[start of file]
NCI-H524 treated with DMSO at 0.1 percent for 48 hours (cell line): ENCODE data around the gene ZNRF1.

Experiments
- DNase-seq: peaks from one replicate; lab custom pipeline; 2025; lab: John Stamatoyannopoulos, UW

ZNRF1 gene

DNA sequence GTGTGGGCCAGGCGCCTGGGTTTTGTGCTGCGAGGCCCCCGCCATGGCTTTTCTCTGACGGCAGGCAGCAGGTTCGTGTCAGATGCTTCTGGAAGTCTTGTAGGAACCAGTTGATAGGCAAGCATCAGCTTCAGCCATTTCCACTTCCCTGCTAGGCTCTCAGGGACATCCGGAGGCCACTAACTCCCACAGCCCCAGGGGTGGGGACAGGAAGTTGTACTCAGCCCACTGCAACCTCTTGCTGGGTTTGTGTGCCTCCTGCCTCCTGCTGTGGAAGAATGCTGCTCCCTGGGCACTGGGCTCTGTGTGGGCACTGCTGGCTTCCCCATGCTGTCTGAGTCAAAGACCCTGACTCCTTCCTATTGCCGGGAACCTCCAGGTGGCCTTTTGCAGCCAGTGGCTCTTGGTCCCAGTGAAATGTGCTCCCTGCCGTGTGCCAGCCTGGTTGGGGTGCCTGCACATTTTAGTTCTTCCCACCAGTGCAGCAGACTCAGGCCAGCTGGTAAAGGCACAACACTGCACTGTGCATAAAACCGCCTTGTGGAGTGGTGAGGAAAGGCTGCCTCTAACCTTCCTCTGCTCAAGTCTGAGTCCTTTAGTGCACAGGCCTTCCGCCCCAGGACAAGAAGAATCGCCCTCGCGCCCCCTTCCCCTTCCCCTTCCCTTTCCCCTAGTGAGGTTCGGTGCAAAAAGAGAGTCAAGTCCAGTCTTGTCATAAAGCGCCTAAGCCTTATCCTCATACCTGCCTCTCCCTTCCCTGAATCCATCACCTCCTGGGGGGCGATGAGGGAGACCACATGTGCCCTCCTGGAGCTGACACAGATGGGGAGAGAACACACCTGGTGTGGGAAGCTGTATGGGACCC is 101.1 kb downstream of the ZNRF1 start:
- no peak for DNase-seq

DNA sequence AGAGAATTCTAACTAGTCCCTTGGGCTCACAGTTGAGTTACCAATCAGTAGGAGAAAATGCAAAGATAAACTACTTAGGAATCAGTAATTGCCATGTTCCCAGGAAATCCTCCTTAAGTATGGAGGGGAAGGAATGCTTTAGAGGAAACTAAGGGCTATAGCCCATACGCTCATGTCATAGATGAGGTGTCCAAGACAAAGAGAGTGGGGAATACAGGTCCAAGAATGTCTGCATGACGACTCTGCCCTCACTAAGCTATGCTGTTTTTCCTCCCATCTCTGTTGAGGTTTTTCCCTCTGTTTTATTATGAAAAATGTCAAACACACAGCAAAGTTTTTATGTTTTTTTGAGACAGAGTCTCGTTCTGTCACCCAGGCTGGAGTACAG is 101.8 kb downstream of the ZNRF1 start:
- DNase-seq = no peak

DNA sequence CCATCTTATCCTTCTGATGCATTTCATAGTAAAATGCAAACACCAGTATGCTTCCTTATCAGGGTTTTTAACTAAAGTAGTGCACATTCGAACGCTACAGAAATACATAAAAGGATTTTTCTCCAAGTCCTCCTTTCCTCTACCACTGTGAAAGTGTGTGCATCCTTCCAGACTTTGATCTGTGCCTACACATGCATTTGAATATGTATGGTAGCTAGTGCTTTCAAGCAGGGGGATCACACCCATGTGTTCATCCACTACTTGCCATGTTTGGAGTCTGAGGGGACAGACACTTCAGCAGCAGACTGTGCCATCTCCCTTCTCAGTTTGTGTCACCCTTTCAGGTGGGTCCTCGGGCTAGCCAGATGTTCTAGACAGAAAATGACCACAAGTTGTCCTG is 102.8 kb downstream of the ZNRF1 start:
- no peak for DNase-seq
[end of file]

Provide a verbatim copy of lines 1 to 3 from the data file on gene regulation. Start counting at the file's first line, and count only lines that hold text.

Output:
NCI-H524 treated with DMSO at 0.1 percent for 48 hours (cell line): ENCODE data around the gene ZNRF1.

Experiments
- DNase-seq: peaks from one replicate; lab custom pipeline; 2025; lab: John Stamatoyannopoulos, UW